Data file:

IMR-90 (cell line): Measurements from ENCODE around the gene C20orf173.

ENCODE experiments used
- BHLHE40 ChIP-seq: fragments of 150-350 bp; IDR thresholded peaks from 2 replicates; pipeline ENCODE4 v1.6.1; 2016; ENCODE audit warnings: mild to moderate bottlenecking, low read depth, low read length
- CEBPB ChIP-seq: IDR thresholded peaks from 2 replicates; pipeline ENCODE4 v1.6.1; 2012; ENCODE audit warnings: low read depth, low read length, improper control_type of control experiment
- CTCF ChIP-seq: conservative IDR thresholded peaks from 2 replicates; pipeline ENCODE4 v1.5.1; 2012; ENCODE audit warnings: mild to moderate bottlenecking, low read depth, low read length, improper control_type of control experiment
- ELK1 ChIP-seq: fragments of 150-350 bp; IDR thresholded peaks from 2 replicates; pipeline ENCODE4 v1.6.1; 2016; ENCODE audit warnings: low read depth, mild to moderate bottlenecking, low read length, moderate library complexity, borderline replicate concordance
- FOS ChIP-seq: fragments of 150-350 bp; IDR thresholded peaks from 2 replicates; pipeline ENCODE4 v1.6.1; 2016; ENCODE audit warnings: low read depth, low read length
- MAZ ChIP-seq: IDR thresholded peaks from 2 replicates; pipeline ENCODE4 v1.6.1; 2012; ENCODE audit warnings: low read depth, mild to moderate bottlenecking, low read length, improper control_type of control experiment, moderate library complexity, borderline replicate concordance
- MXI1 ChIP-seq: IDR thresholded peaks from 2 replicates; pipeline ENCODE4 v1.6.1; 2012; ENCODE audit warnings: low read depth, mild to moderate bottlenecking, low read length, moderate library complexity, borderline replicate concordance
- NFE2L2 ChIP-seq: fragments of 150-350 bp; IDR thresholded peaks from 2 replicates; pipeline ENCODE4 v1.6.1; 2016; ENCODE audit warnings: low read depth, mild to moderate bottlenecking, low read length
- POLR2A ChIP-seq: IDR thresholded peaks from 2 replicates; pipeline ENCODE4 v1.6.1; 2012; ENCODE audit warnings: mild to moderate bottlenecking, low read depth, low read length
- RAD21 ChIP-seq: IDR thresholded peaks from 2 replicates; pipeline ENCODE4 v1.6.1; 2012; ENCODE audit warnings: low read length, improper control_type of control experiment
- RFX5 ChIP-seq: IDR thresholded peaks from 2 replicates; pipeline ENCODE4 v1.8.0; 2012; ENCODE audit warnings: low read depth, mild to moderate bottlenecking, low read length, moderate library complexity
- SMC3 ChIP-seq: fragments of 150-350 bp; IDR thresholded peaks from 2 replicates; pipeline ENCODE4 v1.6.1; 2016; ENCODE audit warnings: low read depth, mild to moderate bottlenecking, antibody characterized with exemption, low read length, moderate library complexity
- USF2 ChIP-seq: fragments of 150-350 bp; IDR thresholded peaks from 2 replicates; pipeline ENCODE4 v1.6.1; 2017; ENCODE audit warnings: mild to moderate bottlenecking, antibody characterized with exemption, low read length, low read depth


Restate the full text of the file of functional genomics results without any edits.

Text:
IMR-90 (cell line): Measurements from ENCODE around the gene C20orf173.

ENCODE experiments used
- BHLHE40 ChIP-seq: fragments of 150-350 bp; IDR thresholded peaks from 2 replicates; pipeline ENCODE4 v1.6.1; 2016; ENCODE audit warnings: mild to moderate bottlenecking, low read depth, low read length
- CEBPB ChIP-seq: IDR thresholded peaks from 2 replicates; pipeline ENCODE4 v1.6.1; 2012; ENCODE audit warnings: low read depth, low read length, improper control_type of control experiment
- CTCF ChIP-seq: conservative IDR thresholded peaks from 2 replicates; pipeline ENCODE4 v1.5.1; 2012; ENCODE audit warnings: mild to moderate bottlenecking, low read depth, low read length, improper control_type of control experiment
- ELK1 ChIP-seq: fragments of 150-350 bp; IDR thresholded peaks from 2 replicates; pipeline ENCODE4 v1.6.1; 2016; ENCODE audit warnings: low read depth, mild to moderate bottlenecking, low read length, moderate library complexity, borderline replicate concordance
- FOS ChIP-seq: fragments of 150-350 bp; IDR thresholded peaks from 2 replicates; pipeline ENCODE4 v1.6.1; 2016; ENCODE audit warnings: low read depth, low read length
- MAZ ChIP-seq: IDR thresholded peaks from 2 replicates; pipeline ENCODE4 v1.6.1; 2012; ENCODE audit warnings: low read depth, mild to moderate bottlenecking, low read length, improper control_type of control experiment, moderate library complexity, borderline replicate concordance
- MXI1 ChIP-seq: IDR thresholded peaks from 2 replicates; pipeline ENCODE4 v1.6.1; 2012; ENCODE audit warnings: low read depth, mild to moderate bottlenecking, low read length, moderate library complexity, borderline replicate concordance
- NFE2L2 ChIP-seq: fragments of 150-350 bp; IDR thresholded peaks from 2 replicates; pipeline ENCODE4 v1.6.1; 2016; ENCODE audit warnings: low read depth, mild to moderate bottlenecking, low read length
- POLR2A ChIP-seq: IDR thresholded peaks from 2 replicates; pipeline ENCODE4 v1.6.1; 2012; ENCODE audit warnings: mild to moderate bottlenecking, low read depth, low read length
- RAD21 ChIP-seq: IDR thresholded peaks from 2 replicates; pipeline ENCODE4 v1.6.1; 2012; ENCODE audit warnings: low read length, improper control_type of control experiment
- RFX5 ChIP-seq: IDR thresholded peaks from 2 replicates; pipeline ENCODE4 v1.8.0; 2012; ENCODE audit warnings: low read depth, mild to moderate bottlenecking, low read length, moderate library complexity
- SMC3 ChIP-seq: fragments of 150-350 bp; IDR thresholded peaks from 2 replicates; pipeline ENCODE4 v1.6.1; 2016; ENCODE audit warnings: low read depth, mild to moderate bottlenecking, antibody characterized with exemption, low read length, moderate library complexity
- USF2 ChIP-seq: fragments of 150-350 bp; IDR thresholded peaks from 2 replicates; pipeline ENCODE4 v1.6.1; 2017; ENCODE audit warnings: mild to moderate bottlenecking, antibody characterized with exemption, low read length, low read depth